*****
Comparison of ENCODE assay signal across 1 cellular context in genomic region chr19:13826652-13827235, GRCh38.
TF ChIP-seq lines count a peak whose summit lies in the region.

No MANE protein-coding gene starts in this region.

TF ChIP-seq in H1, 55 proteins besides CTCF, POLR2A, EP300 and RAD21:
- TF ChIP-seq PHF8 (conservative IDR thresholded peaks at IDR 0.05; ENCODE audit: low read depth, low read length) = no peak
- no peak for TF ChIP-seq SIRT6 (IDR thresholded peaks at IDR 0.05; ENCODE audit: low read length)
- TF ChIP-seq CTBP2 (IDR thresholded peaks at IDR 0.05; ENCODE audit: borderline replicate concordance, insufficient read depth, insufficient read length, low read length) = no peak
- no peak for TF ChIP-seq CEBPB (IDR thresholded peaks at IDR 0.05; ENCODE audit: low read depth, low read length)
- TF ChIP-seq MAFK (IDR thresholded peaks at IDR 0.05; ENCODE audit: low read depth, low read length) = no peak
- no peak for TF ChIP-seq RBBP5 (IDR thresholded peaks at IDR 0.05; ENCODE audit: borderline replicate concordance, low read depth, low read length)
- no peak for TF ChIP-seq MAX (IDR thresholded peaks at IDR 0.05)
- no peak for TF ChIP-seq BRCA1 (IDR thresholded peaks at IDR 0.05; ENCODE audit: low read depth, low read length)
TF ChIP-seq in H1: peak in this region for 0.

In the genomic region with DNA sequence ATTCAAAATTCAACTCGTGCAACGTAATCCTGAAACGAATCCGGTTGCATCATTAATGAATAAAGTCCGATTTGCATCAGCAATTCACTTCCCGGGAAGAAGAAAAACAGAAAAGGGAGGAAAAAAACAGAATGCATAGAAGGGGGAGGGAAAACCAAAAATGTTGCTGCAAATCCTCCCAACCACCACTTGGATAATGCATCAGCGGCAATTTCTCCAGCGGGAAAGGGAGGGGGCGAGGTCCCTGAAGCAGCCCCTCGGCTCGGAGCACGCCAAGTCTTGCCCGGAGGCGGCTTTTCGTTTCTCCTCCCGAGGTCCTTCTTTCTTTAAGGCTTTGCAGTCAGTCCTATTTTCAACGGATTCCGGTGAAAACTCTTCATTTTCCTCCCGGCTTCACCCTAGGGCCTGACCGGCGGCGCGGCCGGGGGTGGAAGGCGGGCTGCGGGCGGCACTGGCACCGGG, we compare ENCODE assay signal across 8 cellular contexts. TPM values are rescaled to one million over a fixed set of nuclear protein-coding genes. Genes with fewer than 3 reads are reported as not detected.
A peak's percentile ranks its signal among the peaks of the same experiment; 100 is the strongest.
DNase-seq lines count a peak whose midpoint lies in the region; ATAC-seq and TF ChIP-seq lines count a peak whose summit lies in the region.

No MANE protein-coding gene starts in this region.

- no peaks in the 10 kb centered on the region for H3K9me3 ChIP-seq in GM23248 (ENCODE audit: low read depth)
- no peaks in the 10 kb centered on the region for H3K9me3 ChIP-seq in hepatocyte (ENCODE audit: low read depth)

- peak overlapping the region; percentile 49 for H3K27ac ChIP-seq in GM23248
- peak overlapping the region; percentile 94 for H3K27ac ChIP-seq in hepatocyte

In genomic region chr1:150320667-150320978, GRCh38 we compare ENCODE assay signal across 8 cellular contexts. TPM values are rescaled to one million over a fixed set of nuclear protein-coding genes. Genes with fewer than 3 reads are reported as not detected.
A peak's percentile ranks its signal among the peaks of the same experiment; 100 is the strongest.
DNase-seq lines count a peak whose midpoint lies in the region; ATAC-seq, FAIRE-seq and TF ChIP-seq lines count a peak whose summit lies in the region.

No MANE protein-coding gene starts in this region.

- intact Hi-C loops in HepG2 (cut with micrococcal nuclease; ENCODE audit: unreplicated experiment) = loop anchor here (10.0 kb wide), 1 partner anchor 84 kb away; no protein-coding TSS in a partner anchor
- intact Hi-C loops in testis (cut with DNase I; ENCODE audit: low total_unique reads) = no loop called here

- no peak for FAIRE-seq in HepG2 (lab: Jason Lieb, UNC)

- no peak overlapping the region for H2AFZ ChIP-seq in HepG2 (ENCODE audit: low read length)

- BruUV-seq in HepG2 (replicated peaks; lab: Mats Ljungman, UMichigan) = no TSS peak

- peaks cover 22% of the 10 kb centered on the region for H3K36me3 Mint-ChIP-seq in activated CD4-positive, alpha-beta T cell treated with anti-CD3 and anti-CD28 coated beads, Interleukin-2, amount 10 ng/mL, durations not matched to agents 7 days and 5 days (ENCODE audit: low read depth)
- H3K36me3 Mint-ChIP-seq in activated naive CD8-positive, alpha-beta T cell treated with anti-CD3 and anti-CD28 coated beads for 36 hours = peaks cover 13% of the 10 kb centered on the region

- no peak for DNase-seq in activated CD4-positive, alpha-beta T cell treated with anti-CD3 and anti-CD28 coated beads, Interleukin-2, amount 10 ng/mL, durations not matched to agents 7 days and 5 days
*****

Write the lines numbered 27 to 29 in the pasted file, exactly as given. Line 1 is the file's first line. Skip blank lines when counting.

- intact Hi-C loops in testis (cut with DNase I; ENCODE audit: low total_unique reads) = no loop called here

- no peak for FAIRE-seq in HepG2 (lab: Jason Lieb, UNC)

- no peak overlapping the region for H2AFZ ChIP-seq in HepG2 (ENCODE audit: low read length)